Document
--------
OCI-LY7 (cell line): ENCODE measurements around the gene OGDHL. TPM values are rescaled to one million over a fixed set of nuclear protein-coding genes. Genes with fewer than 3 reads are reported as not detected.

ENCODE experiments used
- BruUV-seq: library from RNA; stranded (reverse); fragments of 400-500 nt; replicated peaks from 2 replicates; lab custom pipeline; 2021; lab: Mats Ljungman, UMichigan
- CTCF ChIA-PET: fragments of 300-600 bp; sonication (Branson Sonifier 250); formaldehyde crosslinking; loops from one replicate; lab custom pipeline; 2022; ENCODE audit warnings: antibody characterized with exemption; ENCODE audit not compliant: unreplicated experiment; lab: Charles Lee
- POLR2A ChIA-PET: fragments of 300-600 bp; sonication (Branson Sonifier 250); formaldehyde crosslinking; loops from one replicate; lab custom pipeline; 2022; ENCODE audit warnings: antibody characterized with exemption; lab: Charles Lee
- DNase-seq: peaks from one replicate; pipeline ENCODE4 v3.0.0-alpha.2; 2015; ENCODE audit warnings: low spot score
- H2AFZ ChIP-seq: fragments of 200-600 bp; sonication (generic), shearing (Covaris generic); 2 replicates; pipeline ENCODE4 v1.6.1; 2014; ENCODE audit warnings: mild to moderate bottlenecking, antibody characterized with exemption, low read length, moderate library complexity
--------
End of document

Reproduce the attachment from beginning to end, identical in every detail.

OCI-LY7 (cell line): ENCODE measurements around the gene OGDHL. TPM values are rescaled to one million over a fixed set of nuclear protein-coding genes. Genes with fewer than 3 reads are reported as not detected.

ENCODE experiments used
- BruUV-seq: library from RNA; stranded (reverse); fragments of 400-500 nt; replicated peaks from 2 replicates; lab custom pipeline; 2021; lab: Mats Ljungman, UMichigan
- CTCF ChIA-PET: fragments of 300-600 bp; sonication (Branson Sonifier 250); formaldehyde crosslinking; loops from one replicate; lab custom pipeline; 2022; ENCODE audit warnings: antibody characterized with exemption; ENCODE audit not compliant: unreplicated experiment; lab: Charles Lee
- POLR2A ChIA-PET: fragments of 300-600 bp; sonication (Branson Sonifier 250); formaldehyde crosslinking; loops from one replicate; lab custom pipeline; 2022; ENCODE audit warnings: antibody characterized with exemption; lab: Charles Lee
- DNase-seq: peaks from one replicate; pipeline ENCODE4 v3.0.0-alpha.2; 2015; ENCODE audit warnings: low spot score
- H2AFZ ChIP-seq: fragments of 200-600 bp; sonication (generic), shearing (Covaris generic); 2 replicates; pipeline ENCODE4 v1.6.1; 2014; ENCODE audit warnings: mild to moderate bottlenecking, antibody characterized with exemption, low read length, moderate library complexity